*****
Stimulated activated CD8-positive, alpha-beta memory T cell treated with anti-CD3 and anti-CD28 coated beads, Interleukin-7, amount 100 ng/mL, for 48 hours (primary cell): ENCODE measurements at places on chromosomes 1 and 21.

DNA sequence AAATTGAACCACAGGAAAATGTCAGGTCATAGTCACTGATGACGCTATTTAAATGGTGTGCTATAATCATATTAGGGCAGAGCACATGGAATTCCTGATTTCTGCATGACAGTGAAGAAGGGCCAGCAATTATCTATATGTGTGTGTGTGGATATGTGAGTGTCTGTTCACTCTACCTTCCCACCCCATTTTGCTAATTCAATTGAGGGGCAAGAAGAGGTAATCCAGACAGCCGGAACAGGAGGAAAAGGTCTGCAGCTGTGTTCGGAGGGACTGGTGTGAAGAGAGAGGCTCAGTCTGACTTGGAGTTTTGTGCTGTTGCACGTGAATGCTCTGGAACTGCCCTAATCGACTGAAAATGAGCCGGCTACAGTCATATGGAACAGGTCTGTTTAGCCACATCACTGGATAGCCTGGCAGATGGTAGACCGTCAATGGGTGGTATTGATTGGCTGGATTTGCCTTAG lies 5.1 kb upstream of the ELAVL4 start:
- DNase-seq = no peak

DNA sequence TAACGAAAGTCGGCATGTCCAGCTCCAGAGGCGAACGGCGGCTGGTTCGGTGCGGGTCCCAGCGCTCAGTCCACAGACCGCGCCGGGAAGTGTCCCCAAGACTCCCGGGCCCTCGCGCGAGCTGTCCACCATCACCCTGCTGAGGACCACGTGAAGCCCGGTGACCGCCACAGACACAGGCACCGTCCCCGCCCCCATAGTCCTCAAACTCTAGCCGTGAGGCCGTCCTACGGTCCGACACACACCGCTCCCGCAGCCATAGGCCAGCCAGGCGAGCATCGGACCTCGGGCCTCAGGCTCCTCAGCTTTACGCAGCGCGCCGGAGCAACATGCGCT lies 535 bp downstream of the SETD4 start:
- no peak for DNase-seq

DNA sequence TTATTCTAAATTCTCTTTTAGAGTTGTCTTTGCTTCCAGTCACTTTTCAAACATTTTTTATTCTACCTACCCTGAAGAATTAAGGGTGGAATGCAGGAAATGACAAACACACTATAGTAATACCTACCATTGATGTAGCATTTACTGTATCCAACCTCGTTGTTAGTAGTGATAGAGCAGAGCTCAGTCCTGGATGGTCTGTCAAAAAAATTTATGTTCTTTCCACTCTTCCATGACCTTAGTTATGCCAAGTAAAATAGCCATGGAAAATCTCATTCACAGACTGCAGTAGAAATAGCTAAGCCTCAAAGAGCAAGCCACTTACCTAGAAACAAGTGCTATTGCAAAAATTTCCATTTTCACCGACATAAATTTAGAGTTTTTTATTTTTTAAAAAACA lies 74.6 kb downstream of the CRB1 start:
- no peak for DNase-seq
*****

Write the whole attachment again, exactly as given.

Stimulated activated CD8-positive, alpha-beta memory T cell treated with anti-CD3 and anti-CD28 coated beads, Interleukin-7, amount 100 ng/mL, for 48 hours (primary cell): ENCODE measurements at places on chromosomes 1 and 21.

DNA sequence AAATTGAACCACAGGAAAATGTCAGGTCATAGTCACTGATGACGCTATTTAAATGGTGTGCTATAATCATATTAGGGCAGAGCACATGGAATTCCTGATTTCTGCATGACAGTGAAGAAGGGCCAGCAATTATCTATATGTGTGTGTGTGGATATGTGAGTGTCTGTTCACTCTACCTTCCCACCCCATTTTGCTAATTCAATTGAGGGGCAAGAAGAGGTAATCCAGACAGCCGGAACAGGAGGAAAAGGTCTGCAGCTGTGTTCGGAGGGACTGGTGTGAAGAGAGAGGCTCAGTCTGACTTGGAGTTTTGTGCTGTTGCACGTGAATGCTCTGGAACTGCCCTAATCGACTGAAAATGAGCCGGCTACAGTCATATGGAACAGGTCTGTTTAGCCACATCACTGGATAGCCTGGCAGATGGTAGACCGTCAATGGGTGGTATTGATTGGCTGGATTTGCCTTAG lies 5.1 kb upstream of the ELAVL4 start:
- DNase-seq = no peak

DNA sequence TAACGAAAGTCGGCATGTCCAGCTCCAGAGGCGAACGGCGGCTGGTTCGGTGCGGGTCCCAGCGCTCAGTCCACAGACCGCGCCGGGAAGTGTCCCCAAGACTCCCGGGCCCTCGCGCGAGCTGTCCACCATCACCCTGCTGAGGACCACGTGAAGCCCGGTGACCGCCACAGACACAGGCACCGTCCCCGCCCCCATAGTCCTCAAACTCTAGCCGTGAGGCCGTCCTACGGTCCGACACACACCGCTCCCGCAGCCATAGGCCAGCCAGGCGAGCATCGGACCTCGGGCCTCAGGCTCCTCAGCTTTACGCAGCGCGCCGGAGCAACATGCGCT lies 535 bp downstream of the SETD4 start:
- no peak for DNase-seq

DNA sequence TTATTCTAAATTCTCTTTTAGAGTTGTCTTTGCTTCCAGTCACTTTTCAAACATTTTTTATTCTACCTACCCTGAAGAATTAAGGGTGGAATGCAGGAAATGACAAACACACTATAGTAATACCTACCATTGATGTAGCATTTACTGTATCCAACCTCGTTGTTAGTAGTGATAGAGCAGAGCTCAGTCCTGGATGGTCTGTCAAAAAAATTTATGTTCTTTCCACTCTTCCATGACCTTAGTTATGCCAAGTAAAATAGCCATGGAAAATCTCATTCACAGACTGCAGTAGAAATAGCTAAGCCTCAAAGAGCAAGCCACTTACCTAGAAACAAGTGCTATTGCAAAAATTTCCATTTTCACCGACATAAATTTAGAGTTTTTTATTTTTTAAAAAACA lies 74.6 kb downstream of the CRB1 start:
- no peak for DNase-seq